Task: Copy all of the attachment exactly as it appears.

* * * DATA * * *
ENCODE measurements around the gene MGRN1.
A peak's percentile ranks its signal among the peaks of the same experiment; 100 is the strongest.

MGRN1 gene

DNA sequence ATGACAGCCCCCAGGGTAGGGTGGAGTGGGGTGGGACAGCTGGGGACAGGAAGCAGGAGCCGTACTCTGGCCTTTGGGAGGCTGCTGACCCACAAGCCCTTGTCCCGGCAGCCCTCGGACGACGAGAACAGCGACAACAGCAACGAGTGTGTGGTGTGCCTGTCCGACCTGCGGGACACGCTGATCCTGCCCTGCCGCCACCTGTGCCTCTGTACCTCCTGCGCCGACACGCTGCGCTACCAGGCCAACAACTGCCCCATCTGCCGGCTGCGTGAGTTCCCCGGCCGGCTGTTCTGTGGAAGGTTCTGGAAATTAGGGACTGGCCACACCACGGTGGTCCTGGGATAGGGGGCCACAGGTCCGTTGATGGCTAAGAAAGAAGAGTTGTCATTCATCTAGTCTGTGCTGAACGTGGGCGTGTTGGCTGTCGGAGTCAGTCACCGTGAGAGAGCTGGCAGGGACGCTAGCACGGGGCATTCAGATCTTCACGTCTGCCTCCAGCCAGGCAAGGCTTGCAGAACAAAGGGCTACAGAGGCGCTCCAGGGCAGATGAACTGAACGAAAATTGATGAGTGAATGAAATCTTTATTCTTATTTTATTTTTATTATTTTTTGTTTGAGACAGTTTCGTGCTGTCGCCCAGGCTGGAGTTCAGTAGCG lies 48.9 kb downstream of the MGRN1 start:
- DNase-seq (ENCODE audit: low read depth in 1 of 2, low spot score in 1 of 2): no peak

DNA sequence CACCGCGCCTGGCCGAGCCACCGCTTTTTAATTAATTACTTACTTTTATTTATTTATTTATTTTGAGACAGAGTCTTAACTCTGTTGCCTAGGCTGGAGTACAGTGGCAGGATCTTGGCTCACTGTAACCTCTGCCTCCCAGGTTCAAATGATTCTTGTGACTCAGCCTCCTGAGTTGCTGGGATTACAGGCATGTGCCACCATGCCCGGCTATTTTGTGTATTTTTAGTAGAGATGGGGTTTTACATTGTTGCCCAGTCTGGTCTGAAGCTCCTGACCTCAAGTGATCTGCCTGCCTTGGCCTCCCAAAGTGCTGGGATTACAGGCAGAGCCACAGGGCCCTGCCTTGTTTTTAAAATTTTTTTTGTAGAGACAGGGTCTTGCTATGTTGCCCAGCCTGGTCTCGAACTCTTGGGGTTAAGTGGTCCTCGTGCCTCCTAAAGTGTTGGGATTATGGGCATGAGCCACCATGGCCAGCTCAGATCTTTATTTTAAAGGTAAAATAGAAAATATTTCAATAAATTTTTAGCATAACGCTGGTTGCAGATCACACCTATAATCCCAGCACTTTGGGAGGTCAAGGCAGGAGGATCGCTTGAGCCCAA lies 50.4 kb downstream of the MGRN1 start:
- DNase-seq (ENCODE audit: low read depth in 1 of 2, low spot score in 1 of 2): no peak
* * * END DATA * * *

ENCODE measurements around the gene MGRN1.
A peak's percentile ranks its signal among the peaks of the same experiment; 100 is the strongest.

MGRN1 gene

DNA sequence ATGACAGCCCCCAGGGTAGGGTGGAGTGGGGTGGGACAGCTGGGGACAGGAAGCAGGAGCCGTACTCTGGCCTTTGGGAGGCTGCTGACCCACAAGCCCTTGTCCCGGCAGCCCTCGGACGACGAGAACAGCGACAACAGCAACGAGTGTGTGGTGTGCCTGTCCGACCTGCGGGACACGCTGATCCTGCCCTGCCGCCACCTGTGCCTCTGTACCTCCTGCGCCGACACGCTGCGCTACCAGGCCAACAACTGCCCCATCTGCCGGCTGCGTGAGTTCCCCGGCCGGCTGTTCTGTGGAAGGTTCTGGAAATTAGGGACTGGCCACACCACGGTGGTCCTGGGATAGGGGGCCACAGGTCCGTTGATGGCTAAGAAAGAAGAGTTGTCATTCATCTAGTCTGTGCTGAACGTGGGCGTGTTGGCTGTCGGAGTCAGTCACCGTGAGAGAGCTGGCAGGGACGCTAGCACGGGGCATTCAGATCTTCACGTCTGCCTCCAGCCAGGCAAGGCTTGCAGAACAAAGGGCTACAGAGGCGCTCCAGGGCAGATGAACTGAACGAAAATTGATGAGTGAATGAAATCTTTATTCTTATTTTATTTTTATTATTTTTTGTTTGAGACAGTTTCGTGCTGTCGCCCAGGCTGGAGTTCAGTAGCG lies 48.9 kb downstream of the MGRN1 start:
- DNase-seq (ENCODE audit: low read depth in 1 of 2, low spot score in 1 of 2): no peak

DNA sequence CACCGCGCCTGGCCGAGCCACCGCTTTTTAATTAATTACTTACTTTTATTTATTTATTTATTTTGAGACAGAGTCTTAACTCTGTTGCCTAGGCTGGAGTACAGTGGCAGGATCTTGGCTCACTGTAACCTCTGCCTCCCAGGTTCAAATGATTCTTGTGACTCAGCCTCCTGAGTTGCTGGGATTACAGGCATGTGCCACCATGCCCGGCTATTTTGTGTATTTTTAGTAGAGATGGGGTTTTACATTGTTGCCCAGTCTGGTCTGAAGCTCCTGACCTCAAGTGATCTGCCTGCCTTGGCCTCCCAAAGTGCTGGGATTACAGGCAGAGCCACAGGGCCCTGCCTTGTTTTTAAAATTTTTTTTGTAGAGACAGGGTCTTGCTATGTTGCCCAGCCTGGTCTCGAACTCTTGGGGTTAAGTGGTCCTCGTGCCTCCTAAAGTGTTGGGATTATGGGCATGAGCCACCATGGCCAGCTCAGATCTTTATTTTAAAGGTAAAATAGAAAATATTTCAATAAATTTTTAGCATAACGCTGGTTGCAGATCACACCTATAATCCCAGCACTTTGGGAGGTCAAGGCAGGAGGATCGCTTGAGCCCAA lies 50.4 kb downstream of the MGRN1 start:
- DNase-seq (ENCODE audit: low read depth in 1 of 2, low spot score in 1 of 2): no peak